This is the sort of argument I referred to back in the first comment in this section, regarding the treasure in the field. Here we find a section of Matthew with content not repeated in Mark or Luke, with several odd vocabulary words. The word used here for shore is used twice in Matthew; both are in Chapter 13. The word for baskets is unique to Matthew in the NT, but it’s actually used by a few Classical authors, one of them being Herodotus. The word for “bad” is found three times in Matthew. The other two occasions are in the analogy of the good tree/good fruit vs bad tree/bad fruit. The same word is repeated in the same context of this story in Luke. We also have the theme of the angels going out to do the gathering. This was in the Wheat & Weeds, and will occur a second time in the next verse. This is not a common theme.
All of these factors together should be enough to make us ask whether much–or at least some–of this Chapter is not a later insertion. We have the lack of rhetorical and linguistic connexion to the surrounding context, unusual vocabulary, and unique material. No, the evidence isn’t conclusive, but it should be enough to raise the question. This is not often done. Has it ever been done?
47 Iterum simile est regnum caelorum sagenae missae in mare et ex omni genere congreganti;
48 quam, cum impleta esset, educentes secus litus et sedentes collegerunt bonos in vasa, malos autem foras miserunt.
49 οὕτως ἔσται ἐν τῇ συντελείᾳ τοῦ αἰῶνος: ἐξελεύσονται οἱ ἄγγελοι καὶ ἀφοριοῦσιν τοὺς πονηροὺς ἐκ μέσου τῶν δικαίων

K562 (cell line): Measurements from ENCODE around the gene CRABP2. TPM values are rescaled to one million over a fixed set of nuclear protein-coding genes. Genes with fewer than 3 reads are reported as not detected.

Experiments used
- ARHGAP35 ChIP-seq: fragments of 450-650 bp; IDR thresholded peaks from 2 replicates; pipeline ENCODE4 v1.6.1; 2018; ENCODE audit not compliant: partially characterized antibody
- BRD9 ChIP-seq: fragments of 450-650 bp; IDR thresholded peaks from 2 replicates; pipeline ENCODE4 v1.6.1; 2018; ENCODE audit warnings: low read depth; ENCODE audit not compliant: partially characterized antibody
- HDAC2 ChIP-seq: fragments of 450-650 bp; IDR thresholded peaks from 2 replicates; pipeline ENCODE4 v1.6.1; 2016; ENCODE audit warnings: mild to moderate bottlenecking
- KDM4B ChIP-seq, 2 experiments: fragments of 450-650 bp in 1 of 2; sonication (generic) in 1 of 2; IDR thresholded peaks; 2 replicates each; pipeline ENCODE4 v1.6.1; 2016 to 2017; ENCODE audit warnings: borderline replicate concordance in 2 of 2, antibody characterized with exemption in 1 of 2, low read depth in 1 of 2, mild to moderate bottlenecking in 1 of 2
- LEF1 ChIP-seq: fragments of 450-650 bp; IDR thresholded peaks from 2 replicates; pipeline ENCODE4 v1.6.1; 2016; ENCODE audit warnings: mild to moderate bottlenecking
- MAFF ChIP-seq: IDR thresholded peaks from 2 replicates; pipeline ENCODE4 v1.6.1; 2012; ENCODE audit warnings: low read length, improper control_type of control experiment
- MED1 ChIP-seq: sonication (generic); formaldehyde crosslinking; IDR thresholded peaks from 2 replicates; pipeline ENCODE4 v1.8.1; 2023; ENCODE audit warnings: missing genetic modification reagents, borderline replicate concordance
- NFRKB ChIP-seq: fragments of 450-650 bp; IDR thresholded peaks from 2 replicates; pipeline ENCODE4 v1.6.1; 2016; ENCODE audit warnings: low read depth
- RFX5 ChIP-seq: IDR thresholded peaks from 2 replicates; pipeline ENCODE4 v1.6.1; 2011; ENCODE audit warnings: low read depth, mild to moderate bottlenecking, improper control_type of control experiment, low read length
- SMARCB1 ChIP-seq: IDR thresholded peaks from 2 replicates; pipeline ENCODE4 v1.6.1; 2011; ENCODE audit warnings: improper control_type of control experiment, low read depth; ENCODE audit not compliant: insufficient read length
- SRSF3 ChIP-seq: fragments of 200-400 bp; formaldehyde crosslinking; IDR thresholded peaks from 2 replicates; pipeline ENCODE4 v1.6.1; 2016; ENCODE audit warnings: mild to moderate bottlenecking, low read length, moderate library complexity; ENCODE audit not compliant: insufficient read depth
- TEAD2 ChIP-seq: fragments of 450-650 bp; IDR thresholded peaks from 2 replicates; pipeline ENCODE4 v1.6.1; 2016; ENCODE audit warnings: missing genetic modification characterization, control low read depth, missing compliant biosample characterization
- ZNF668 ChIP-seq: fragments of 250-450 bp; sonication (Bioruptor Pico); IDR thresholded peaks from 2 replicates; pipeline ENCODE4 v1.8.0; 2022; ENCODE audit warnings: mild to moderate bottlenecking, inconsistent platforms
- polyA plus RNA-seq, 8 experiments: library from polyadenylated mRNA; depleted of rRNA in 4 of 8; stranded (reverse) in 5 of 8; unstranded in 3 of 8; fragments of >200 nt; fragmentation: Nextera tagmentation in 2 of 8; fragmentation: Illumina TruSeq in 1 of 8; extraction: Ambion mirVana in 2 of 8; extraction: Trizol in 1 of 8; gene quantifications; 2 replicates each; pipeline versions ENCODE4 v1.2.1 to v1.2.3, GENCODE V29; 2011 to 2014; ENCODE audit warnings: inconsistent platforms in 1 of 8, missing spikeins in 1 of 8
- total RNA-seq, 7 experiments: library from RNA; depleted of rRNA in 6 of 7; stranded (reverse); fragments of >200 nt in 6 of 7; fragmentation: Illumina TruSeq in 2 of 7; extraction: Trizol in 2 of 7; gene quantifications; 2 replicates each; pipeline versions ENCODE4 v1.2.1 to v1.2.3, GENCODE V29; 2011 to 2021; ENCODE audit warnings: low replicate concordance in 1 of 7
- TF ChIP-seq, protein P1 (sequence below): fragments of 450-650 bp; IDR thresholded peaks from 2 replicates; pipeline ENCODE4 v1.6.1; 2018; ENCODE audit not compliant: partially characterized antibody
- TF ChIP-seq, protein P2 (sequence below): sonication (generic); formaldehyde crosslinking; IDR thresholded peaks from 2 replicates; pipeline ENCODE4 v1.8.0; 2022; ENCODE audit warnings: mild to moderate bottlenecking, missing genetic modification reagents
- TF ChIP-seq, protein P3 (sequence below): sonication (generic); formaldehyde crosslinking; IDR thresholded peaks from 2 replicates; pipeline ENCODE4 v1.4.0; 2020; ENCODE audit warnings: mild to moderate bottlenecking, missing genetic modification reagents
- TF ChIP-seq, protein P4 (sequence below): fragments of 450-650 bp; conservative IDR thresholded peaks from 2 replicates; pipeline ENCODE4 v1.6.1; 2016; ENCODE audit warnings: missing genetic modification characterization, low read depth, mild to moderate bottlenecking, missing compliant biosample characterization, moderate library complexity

50 καὶ βαλοῦσιν αὐτοὺς εἰς τὴν κάμινον τοῦ πυρός: ἐκεῖ ἔσται ὁ κλαυθμὸς καὶ ὁβρυγμὸς τῶν ὀδόντων.
51 Συνήκατε ταῦτα πάντα; λέγουσιν αὐτῷ, Ναί.
“This is how it shall be at the end of the age. The angels will go out and they will separate the wicked from the midst of the worthy, (50) and they will throw them (the wicked, although the antecedent is not entirely sharply defined) in the furnace of fire. And there will be wailing and gnashing of teeth. (51) Did you understand all these things?” They said to him, “Yes”.
Here is the mention of the angels being sent out I referred to in the last comment. And here we get the punishment by fire, and, once again, the wailing and gnashing of teeth (TM). I think I talked about this at some point during Mark, but it bears repeating. The word we get as “gehenna” in Mark, is associated with fire because it refers to a valley outside Jerusalem where sacrifice was made (burned) to Baal (per Wikipedia). So this is a case where wickedness/fire somehow merged with afterlife/punishment and then merged again with the Greek idea of Hades, so that we ended up with our notion of Hell; the etymology of which is Anglo-Saxon. Really, the fiery torment appears to have pre-dated Christianity, or even Jesus. This was, apparently, a concept that Jesus could take off the rack and use as something already understood. Interestingly, and to my surprise, the word “gehenna” is used more often by Matthew than by Mark. The latter only uses it in Chapter 9, verses 43, 45, & 47, when he talks about how it’s better to into paradise with one eye, hand, or foot than to enter gehenna complete. Something just struck me about that passage, but I’ll save it for the discussion of Matthew 18.